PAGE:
City News Service 

CSUSM nurses receive $1.3 million grant for psych nurse practitioner program

 

Last updated 10/14/2020 at 5:57pm



Two California State University San Marcos School of Nursing professors received a $1.33 million grant to help build a pipeline of psychiatric mental health nurse practitioners, the university announced Friday, Oct. 2.

Catherine Baker and Nancy Romig were awarded the five-year grant from the Office of Statewide Health Planning and Development, which doled out $17.3 million for seven programs. Baker is an assistant professor, and Romig is a professor emerita in CSUSM’s School of Nursing. Both are co-coordinators of the Psychiatric Mental Health Nurse Practitioner program.

“As we continue to navigate through these unprecedented times, the uncertainty and fear related to the pandemic has brought about uneasy feelings that can further exacerbate mental health issues while creating additional barriers in accessing supports and services,” Marko Mijic, acting director of the Office of Statewide Health Planning and Development, said. “We must double down on our efforts to build our public mental health system in order to expand access to quality services to all Californians.”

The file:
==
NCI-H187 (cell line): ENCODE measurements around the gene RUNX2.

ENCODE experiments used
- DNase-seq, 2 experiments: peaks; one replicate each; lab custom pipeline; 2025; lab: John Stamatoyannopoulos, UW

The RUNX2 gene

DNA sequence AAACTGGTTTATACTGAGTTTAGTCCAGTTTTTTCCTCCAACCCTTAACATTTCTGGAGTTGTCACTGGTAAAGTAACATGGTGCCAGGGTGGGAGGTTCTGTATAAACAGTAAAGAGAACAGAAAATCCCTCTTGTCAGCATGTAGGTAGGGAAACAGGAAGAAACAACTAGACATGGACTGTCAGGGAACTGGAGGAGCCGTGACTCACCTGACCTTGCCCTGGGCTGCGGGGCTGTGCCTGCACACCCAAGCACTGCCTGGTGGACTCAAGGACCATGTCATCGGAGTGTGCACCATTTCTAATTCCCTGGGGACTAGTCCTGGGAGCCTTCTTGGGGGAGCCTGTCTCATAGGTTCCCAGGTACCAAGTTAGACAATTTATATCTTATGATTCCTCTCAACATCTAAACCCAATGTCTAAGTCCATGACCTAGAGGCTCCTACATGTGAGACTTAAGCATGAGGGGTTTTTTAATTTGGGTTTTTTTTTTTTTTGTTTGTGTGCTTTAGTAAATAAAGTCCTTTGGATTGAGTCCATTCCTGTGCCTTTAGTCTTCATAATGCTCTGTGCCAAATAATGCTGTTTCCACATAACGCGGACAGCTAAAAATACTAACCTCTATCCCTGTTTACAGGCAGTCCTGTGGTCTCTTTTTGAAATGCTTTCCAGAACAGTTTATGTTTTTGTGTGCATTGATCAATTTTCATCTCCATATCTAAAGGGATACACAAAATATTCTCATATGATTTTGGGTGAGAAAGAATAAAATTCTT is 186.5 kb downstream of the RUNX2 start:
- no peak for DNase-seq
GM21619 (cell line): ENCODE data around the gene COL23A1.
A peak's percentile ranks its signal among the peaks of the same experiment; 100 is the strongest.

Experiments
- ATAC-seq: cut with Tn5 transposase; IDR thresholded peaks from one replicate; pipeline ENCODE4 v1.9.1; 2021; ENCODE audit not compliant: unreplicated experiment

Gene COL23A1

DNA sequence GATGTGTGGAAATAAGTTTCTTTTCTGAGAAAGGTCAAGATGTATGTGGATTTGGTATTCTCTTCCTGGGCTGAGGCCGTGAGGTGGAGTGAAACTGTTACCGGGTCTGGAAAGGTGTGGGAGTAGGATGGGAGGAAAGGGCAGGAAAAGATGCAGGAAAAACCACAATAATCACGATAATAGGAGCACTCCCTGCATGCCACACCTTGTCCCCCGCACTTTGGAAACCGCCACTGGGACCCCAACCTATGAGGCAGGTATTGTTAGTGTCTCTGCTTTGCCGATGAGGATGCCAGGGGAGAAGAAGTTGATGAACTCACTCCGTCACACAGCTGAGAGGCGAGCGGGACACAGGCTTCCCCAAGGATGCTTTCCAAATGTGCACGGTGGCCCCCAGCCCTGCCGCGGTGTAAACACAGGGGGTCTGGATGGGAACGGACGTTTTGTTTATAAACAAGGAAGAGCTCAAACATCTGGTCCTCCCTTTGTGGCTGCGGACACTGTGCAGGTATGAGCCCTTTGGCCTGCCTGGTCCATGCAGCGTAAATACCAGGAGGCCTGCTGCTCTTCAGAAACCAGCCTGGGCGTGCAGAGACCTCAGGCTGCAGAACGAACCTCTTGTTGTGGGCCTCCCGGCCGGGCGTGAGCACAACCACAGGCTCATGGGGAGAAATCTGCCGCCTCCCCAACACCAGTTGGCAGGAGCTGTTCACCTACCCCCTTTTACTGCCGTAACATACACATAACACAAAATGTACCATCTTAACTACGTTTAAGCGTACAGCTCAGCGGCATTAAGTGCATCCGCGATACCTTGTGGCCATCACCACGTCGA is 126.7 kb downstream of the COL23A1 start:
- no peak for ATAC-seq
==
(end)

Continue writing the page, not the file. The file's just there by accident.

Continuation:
Over the five years, the grant will provide full scholarships for 20 new nurse practitioner students and fund the costs associated with admitting additional students and securing field placements, according to CSUSM.

After this academic year, which is dedicated to preparation for expansion, the nurse practitioner program will add five additional nursing master’s students for 2021-2022 and each of the subsequent three school years.

Funding will provide for expanded faculty, student recruitment, clinical site visits, preceptors, standardized patient costs and an annual training workshop for preceptors who oversee students.

The grants are funded through the Workforce Education and Training program as part of the Mental Health Services Act, which is intended to address the shortage of mental health practitioners in the public mental health system.

Collectively, the grantees will add 36 psychiatry residency slots and fund 336 Psychiatric Mental Health Nurse Practitioner slots. The funding will also help launch a child and adolescent psychiatry fellowship program.

 

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